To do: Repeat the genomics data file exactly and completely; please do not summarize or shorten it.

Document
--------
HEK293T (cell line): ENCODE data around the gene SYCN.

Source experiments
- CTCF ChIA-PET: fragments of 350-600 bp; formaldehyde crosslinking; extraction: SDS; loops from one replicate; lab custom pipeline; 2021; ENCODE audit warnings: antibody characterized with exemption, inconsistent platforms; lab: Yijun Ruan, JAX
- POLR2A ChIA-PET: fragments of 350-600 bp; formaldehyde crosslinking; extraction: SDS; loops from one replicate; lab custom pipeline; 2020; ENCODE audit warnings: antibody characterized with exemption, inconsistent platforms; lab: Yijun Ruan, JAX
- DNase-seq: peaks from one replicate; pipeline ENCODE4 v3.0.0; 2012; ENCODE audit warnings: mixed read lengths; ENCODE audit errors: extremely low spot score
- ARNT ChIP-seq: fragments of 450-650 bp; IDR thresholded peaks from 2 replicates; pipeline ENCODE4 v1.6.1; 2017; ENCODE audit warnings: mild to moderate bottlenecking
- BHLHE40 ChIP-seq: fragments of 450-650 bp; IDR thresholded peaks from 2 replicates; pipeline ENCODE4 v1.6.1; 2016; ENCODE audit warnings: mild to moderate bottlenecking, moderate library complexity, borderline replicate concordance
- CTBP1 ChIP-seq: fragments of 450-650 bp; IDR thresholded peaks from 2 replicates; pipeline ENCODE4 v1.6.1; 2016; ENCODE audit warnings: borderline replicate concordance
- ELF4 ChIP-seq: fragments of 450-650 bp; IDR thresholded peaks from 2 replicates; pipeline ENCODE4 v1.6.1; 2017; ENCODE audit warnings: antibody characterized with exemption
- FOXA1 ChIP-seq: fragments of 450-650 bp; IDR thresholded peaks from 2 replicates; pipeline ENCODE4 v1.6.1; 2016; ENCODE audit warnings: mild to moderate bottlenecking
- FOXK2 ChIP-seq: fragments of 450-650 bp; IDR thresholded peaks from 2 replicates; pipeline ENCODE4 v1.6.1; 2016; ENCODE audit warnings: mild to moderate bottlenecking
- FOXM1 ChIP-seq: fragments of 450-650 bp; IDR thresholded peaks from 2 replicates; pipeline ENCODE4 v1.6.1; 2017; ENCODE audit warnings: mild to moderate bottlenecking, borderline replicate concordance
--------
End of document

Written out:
HEK293T (cell line): ENCODE data around the gene SYCN.

Source experiments
- CTCF ChIA-PET: fragments of 350-600 bp; formaldehyde crosslinking; extraction: SDS; loops from one replicate; lab custom pipeline; 2021; ENCODE audit warnings: antibody characterized with exemption, inconsistent platforms; lab: Yijun Ruan, JAX
- POLR2A ChIA-PET: fragments of 350-600 bp; formaldehyde crosslinking; extraction: SDS; loops from one replicate; lab custom pipeline; 2020; ENCODE audit warnings: antibody characterized with exemption, inconsistent platforms; lab: Yijun Ruan, JAX
- DNase-seq: peaks from one replicate; pipeline ENCODE4 v3.0.0; 2012; ENCODE audit warnings: mixed read lengths; ENCODE audit errors: extremely low spot score
- ARNT ChIP-seq: fragments of 450-650 bp; IDR thresholded peaks from 2 replicates; pipeline ENCODE4 v1.6.1; 2017; ENCODE audit warnings: mild to moderate bottlenecking
- BHLHE40 ChIP-seq: fragments of 450-650 bp; IDR thresholded peaks from 2 replicates; pipeline ENCODE4 v1.6.1; 2016; ENCODE audit warnings: mild to moderate bottlenecking, moderate library complexity, borderline replicate concordance
- CTBP1 ChIP-seq: fragments of 450-650 bp; IDR thresholded peaks from 2 replicates; pipeline ENCODE4 v1.6.1; 2016; ENCODE audit warnings: borderline replicate concordance
- ELF4 ChIP-seq: fragments of 450-650 bp; IDR thresholded peaks from 2 replicates; pipeline ENCODE4 v1.6.1; 2017; ENCODE audit warnings: antibody characterized with exemption
- FOXA1 ChIP-seq: fragments of 450-650 bp; IDR thresholded peaks from 2 replicates; pipeline ENCODE4 v1.6.1; 2016; ENCODE audit warnings: mild to moderate bottlenecking
- FOXK2 ChIP-seq: fragments of 450-650 bp; IDR thresholded peaks from 2 replicates; pipeline ENCODE4 v1.6.1; 2016; ENCODE audit warnings: mild to moderate bottlenecking
- FOXM1 ChIP-seq: fragments of 450-650 bp; IDR thresholded peaks from 2 replicates; pipeline ENCODE4 v1.6.1; 2017; ENCODE audit warnings: mild to moderate bottlenecking, borderline replicate concordance